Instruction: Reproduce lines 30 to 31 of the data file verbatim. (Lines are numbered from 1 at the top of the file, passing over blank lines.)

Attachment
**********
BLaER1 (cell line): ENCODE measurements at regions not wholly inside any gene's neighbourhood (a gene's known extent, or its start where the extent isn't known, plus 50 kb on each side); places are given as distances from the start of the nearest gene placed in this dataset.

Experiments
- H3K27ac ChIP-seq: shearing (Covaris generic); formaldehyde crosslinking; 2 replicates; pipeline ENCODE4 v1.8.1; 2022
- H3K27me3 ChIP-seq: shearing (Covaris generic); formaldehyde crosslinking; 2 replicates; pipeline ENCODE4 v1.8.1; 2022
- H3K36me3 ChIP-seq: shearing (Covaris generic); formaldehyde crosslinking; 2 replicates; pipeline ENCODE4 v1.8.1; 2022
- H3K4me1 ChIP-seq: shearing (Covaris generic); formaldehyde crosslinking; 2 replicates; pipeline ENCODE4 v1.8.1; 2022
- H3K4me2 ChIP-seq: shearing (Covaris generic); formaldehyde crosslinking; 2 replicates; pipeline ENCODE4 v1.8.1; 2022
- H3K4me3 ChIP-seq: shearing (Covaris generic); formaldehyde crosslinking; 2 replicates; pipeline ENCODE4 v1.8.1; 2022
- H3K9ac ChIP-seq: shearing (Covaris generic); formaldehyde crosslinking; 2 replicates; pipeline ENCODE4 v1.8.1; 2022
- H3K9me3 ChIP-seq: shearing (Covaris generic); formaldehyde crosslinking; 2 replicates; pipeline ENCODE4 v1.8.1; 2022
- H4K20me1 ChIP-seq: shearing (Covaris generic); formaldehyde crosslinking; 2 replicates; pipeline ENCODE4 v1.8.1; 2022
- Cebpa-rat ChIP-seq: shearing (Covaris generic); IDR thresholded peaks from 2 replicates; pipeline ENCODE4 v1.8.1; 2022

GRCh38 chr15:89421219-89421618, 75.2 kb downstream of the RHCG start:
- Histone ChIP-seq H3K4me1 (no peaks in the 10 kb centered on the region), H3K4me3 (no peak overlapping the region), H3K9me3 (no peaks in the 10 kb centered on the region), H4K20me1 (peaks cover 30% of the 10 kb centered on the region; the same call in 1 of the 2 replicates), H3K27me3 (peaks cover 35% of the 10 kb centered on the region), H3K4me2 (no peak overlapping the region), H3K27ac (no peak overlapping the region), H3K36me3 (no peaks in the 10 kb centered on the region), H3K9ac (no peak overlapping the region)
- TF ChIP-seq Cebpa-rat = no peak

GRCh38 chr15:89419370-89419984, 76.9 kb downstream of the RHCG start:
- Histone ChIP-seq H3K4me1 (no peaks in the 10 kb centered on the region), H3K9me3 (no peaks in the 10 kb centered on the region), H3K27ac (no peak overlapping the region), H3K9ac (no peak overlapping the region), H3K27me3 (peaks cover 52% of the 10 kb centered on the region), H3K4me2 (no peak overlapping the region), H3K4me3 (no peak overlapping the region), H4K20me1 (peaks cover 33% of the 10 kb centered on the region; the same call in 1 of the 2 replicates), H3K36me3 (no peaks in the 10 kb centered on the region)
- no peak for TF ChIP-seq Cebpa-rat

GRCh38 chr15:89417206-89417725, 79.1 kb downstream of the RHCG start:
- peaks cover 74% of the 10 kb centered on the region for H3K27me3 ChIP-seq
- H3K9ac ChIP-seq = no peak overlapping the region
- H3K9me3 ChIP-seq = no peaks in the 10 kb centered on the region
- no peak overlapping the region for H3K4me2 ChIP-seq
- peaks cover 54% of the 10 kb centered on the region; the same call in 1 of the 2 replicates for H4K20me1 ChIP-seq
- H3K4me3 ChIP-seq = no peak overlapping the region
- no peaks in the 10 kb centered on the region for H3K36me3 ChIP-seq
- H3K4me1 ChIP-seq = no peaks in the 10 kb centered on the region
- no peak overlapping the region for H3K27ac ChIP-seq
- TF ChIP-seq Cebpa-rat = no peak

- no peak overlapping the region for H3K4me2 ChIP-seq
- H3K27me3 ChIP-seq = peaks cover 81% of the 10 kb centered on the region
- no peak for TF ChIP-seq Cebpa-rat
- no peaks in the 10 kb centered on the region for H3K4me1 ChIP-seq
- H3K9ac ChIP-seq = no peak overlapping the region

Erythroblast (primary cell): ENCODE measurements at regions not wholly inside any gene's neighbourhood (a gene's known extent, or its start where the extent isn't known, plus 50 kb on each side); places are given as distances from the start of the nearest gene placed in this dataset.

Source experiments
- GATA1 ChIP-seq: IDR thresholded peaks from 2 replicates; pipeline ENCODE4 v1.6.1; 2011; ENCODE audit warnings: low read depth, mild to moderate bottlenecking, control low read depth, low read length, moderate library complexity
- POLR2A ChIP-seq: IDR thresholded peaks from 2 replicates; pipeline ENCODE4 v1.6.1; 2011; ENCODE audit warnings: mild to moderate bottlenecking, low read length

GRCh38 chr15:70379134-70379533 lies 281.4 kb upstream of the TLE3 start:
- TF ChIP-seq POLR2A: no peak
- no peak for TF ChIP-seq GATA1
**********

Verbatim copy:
- no peak overlapping the region for H3K4me2 ChIP-seq
- H3K27me3 ChIP-seq = peaks cover 81% of the 10 kb centered on the region